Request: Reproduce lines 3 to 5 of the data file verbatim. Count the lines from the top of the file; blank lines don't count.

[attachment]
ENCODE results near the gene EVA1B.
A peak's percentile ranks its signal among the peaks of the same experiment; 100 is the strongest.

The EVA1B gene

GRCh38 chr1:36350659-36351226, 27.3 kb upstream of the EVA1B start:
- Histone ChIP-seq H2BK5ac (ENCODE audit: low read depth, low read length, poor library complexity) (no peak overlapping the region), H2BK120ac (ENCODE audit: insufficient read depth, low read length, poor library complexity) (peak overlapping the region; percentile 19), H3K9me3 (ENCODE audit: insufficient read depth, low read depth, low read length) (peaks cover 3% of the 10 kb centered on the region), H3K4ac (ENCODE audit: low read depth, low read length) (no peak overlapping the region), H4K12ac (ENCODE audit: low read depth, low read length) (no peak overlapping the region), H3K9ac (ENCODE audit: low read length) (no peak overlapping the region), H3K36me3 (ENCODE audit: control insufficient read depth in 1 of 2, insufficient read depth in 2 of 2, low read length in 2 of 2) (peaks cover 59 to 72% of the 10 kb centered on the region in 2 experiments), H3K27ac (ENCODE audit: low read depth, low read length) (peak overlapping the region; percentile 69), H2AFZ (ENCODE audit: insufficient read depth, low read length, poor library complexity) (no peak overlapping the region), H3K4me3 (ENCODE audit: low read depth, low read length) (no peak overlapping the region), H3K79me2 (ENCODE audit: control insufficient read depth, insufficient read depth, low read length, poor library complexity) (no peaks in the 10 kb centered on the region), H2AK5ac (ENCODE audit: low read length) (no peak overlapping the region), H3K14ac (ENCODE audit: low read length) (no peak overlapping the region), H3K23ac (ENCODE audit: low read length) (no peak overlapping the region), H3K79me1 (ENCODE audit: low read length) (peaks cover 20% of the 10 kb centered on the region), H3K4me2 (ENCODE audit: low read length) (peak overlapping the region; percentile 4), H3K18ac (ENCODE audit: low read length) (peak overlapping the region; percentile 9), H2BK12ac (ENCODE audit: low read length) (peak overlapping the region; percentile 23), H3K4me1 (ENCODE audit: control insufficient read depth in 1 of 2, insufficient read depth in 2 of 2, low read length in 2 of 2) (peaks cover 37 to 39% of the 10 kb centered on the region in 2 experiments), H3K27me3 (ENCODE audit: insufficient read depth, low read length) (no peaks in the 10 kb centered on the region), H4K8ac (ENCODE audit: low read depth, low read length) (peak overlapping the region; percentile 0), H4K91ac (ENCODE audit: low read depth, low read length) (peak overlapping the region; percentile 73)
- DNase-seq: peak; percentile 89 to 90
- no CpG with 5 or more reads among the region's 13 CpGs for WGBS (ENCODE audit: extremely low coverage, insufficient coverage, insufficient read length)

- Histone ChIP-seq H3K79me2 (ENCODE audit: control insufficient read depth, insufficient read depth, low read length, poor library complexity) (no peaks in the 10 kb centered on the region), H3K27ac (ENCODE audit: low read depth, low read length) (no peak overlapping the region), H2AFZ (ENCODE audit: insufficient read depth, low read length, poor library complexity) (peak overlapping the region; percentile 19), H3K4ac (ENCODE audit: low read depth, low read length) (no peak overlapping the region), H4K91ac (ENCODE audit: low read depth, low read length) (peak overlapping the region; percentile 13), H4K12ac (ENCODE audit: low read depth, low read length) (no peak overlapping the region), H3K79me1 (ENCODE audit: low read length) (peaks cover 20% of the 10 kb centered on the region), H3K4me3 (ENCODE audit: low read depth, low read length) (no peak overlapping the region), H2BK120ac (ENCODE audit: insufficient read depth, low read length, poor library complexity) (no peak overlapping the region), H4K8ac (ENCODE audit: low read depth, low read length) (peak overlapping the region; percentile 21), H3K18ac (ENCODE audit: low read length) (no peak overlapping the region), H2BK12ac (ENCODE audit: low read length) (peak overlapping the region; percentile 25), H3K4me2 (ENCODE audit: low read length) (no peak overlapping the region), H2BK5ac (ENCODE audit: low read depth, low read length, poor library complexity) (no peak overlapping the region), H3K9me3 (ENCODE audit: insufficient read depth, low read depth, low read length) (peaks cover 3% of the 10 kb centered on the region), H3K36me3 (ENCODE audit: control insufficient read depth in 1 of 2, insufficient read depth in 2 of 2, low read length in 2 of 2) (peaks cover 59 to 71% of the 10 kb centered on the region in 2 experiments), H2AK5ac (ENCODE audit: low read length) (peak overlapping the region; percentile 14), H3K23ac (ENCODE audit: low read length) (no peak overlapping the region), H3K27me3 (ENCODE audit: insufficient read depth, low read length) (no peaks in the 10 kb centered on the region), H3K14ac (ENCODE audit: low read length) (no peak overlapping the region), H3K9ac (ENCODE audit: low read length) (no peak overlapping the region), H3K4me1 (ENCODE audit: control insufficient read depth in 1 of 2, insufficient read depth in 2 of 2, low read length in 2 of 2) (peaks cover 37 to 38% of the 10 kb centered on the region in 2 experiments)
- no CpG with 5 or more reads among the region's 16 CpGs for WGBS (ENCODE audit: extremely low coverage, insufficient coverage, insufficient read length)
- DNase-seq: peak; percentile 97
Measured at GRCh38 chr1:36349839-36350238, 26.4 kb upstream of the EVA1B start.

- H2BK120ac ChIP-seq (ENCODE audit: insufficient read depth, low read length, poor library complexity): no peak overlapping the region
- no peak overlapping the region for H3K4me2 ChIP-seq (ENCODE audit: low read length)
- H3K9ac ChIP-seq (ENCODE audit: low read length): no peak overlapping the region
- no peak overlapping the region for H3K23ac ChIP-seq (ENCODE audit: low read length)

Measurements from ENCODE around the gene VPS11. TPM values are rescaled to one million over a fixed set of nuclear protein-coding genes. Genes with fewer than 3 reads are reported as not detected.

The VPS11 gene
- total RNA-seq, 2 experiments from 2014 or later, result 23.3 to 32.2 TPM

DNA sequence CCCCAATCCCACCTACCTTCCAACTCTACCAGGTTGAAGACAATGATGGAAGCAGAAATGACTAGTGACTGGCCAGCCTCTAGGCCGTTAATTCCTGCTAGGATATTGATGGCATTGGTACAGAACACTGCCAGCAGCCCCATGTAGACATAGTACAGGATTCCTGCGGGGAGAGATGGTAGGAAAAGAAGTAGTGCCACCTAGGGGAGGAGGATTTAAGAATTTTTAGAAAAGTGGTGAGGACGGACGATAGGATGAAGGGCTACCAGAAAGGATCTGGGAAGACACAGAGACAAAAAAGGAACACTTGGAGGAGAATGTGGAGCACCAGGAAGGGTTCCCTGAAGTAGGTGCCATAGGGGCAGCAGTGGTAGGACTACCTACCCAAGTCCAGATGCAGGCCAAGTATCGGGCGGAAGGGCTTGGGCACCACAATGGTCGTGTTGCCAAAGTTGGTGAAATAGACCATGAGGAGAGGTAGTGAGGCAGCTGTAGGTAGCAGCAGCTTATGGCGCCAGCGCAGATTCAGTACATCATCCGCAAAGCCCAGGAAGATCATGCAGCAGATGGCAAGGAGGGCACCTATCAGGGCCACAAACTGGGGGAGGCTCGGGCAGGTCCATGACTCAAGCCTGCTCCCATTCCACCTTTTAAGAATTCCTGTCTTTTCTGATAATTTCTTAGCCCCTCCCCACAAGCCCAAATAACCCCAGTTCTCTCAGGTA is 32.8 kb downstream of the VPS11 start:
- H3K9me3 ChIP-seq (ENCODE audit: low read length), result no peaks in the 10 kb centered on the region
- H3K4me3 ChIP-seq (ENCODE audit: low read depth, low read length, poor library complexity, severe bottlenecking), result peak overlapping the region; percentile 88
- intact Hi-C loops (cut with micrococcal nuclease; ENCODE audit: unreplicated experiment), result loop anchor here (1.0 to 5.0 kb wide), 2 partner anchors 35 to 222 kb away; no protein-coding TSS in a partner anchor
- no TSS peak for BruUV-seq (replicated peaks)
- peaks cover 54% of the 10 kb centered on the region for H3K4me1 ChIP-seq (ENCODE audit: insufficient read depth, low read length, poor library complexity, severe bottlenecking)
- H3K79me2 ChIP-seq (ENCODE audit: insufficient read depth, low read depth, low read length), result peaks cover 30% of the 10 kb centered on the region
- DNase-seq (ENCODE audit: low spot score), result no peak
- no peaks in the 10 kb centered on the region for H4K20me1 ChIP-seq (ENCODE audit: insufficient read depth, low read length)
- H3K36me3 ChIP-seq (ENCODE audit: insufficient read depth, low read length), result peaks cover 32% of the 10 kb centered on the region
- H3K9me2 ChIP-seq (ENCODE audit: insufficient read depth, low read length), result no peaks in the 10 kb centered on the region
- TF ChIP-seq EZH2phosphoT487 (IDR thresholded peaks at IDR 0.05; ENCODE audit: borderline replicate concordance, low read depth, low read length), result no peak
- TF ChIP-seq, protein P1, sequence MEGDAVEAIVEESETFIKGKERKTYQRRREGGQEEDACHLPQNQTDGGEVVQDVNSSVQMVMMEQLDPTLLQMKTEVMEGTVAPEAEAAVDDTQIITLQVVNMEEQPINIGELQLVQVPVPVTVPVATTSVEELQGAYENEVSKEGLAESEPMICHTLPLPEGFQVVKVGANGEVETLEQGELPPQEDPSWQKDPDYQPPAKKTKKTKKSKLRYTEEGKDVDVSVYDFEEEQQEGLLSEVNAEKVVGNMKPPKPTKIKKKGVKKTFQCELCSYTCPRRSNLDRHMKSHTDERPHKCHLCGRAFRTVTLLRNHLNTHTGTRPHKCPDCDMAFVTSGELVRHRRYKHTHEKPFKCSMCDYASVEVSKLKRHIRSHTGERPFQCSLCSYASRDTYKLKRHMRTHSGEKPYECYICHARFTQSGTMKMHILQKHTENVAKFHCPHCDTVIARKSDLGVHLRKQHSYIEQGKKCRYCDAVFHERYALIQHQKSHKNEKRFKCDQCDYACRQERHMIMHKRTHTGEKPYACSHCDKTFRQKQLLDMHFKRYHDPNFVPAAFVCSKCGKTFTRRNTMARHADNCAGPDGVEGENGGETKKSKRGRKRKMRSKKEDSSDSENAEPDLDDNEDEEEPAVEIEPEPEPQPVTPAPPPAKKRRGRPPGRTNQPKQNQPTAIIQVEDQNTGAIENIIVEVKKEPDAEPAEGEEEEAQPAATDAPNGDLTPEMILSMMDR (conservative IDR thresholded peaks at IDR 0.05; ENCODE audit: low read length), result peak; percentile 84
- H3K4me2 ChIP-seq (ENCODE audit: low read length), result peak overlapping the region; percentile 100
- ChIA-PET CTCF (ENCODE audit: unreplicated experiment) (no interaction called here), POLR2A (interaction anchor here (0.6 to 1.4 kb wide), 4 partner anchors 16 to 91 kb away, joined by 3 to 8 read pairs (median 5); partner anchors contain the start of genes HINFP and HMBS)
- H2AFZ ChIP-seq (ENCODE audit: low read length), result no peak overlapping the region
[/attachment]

The EVA1B gene

GRCh38 chr1:36350659-36351226, 27.3 kb upstream of the EVA1B start:
- Histone ChIP-seq H2BK5ac (ENCODE audit: low read depth, low read length, poor library complexity) (no peak overlapping the region), H2BK120ac (ENCODE audit: insufficient read depth, low read length, poor library complexity) (peak overlapping the region; percentile 19), H3K9me3 (ENCODE audit: insufficient read depth, low read depth, low read length) (peaks cover 3% of the 10 kb centered on the region), H3K4ac (ENCODE audit: low read depth, low read length) (no peak overlapping the region), H4K12ac (ENCODE audit: low read depth, low read length) (no peak overlapping the region), H3K9ac (ENCODE audit: low read length) (no peak overlapping the region), H3K36me3 (ENCODE audit: control insufficient read depth in 1 of 2, insufficient read depth in 2 of 2, low read length in 2 of 2) (peaks cover 59 to 72% of the 10 kb centered on the region in 2 experiments), H3K27ac (ENCODE audit: low read depth, low read length) (peak overlapping the region; percentile 69), H2AFZ (ENCODE audit: insufficient read depth, low read length, poor library complexity) (no peak overlapping the region), H3K4me3 (ENCODE audit: low read depth, low read length) (no peak overlapping the region), H3K79me2 (ENCODE audit: control insufficient read depth, insufficient read depth, low read length, poor library complexity) (no peaks in the 10 kb centered on the region), H2AK5ac (ENCODE audit: low read length) (no peak overlapping the region), H3K14ac (ENCODE audit: low read length) (no peak overlapping the region), H3K23ac (ENCODE audit: low read length) (no peak overlapping the region), H3K79me1 (ENCODE audit: low read length) (peaks cover 20% of the 10 kb centered on the region), H3K4me2 (ENCODE audit: low read length) (peak overlapping the region; percentile 4), H3K18ac (ENCODE audit: low read length) (peak overlapping the region; percentile 9), H2BK12ac (ENCODE audit: low read length) (peak overlapping the region; percentile 23), H3K4me1 (ENCODE audit: control insufficient read depth in 1 of 2, insufficient read depth in 2 of 2, low read length in 2 of 2) (peaks cover 37 to 39% of the 10 kb centered on the region in 2 experiments), H3K27me3 (ENCODE audit: insufficient read depth, low read length) (no peaks in the 10 kb centered on the region), H4K8ac (ENCODE audit: low read depth, low read length) (peak overlapping the region; percentile 0), H4K91ac (ENCODE audit: low read depth, low read length) (peak overlapping the region; percentile 73)